During this interminable crisis, few banks globally have managed to thrive. One of the few happens to be Hoare & Co in the UK. Last year, Richard Morais did a little bit of a hagiographic spread on them for Barrons.
However, he neglected to provide much detail on the bank’s most interesting trait, unlimited liability. Forget banker bonuses and returning to the gold standard, I doubt we would be in the middle of this mess if every banker, auditor, lawyer and compliance consultant had to put their house, car and cufflinks on the line when signing off a new product.
P.S. if you ever have the chance to visit Hoare & Co’s Fleet Street offices, they are remarkable. Forget the cold glass and steel of modern architecture in the City; it’s all wood paneling and guards in top hats, enjoyably reminiscent of the Ministry of Magic in the Harry Potter films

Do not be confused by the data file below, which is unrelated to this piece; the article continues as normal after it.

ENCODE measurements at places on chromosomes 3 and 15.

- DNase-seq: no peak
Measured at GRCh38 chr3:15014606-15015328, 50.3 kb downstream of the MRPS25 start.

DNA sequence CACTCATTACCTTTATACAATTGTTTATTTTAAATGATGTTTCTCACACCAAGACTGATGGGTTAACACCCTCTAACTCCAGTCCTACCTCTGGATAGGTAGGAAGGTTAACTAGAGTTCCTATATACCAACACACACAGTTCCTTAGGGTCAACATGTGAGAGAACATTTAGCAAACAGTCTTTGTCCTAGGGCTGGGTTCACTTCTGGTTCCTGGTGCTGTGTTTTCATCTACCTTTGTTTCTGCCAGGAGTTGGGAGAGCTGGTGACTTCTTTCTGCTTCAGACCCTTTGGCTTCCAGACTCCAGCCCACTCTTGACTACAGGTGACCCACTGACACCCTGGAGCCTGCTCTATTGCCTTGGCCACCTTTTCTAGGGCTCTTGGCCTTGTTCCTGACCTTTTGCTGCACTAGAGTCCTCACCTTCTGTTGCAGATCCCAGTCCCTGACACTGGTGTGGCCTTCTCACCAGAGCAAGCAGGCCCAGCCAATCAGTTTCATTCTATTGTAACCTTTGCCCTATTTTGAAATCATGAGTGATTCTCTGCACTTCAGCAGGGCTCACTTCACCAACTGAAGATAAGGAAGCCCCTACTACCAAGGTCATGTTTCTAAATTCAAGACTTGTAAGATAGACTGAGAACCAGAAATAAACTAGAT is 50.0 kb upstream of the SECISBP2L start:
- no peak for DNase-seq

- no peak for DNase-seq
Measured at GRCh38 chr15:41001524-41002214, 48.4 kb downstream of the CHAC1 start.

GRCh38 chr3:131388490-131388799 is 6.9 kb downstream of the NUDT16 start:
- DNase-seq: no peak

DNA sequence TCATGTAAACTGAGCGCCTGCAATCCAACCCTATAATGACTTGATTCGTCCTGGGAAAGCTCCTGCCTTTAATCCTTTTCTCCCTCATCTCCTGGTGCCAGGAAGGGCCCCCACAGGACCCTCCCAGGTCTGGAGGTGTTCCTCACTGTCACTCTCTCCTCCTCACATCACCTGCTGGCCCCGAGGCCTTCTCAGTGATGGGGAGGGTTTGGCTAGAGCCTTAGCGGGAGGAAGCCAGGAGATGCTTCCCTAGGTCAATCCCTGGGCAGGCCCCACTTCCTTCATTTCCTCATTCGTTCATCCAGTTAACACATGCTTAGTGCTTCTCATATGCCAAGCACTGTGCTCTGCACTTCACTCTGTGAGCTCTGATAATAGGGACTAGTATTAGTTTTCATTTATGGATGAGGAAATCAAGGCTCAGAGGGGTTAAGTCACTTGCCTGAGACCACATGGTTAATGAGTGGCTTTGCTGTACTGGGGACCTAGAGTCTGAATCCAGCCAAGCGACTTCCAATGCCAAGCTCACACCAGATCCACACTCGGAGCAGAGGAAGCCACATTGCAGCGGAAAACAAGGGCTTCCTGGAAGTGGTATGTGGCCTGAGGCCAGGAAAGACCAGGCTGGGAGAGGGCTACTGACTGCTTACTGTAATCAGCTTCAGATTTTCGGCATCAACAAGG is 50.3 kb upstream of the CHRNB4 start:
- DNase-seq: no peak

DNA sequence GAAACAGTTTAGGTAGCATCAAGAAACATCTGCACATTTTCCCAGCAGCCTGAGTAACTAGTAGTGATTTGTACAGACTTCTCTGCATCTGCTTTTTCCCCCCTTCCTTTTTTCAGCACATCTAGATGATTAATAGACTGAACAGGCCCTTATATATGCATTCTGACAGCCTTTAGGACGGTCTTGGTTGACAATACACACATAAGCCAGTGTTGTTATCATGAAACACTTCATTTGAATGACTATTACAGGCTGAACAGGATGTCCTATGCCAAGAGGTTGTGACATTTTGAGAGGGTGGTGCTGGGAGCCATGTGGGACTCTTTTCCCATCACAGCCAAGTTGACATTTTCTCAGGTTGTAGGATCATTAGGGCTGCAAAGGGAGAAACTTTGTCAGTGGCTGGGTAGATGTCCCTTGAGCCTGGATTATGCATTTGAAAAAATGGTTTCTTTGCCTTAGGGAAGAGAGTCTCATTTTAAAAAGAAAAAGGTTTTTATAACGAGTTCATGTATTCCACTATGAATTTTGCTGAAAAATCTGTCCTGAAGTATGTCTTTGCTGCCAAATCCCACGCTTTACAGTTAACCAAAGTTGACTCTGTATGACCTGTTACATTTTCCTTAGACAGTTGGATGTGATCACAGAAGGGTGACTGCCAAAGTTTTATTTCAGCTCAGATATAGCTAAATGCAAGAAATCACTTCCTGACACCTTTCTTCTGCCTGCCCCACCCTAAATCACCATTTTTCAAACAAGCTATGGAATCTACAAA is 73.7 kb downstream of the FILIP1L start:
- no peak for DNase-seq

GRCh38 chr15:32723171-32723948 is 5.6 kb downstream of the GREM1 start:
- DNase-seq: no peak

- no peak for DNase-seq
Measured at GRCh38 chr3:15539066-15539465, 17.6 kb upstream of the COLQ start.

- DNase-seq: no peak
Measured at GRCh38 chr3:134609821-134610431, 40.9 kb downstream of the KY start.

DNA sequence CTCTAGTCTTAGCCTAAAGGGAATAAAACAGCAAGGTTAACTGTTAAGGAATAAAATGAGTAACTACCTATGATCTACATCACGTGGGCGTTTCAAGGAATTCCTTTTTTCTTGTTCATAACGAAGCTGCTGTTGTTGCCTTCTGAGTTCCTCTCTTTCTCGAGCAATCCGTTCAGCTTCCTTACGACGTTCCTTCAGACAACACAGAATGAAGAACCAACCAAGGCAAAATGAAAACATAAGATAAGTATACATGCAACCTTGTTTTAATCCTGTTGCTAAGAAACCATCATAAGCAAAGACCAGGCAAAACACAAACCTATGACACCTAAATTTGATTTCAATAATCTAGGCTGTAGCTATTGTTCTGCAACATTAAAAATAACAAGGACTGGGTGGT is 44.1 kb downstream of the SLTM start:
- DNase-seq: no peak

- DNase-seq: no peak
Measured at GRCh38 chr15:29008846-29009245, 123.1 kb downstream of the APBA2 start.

In the midst of trawling through research for a new book project on finance and technology I’ve started re-reading the work of Michael Sandel.
In ‘What Money Can’t Buy’, Sandel posits that the post-communism world of the eighties and nineties was an era of market triumphalism. In which market values and reasoning spread from beyond business and into almost every area of society; schools, sex, hospitals, police etc. He argues that society needs to debate about the morality and consequences of this including greater income inequality and a corruption of values.
This is significant because it corresponds with the current debate about morality within financial services. It implies that the debate should be about more than one individual sector; it should be about our judgment of a way of thinking, which he describes as “market reasoning”. A way of thinking that implies it is objective by considering everything from the perspective of “how much” and “where is the harm if someone is willing to sell and another is willing to buy”.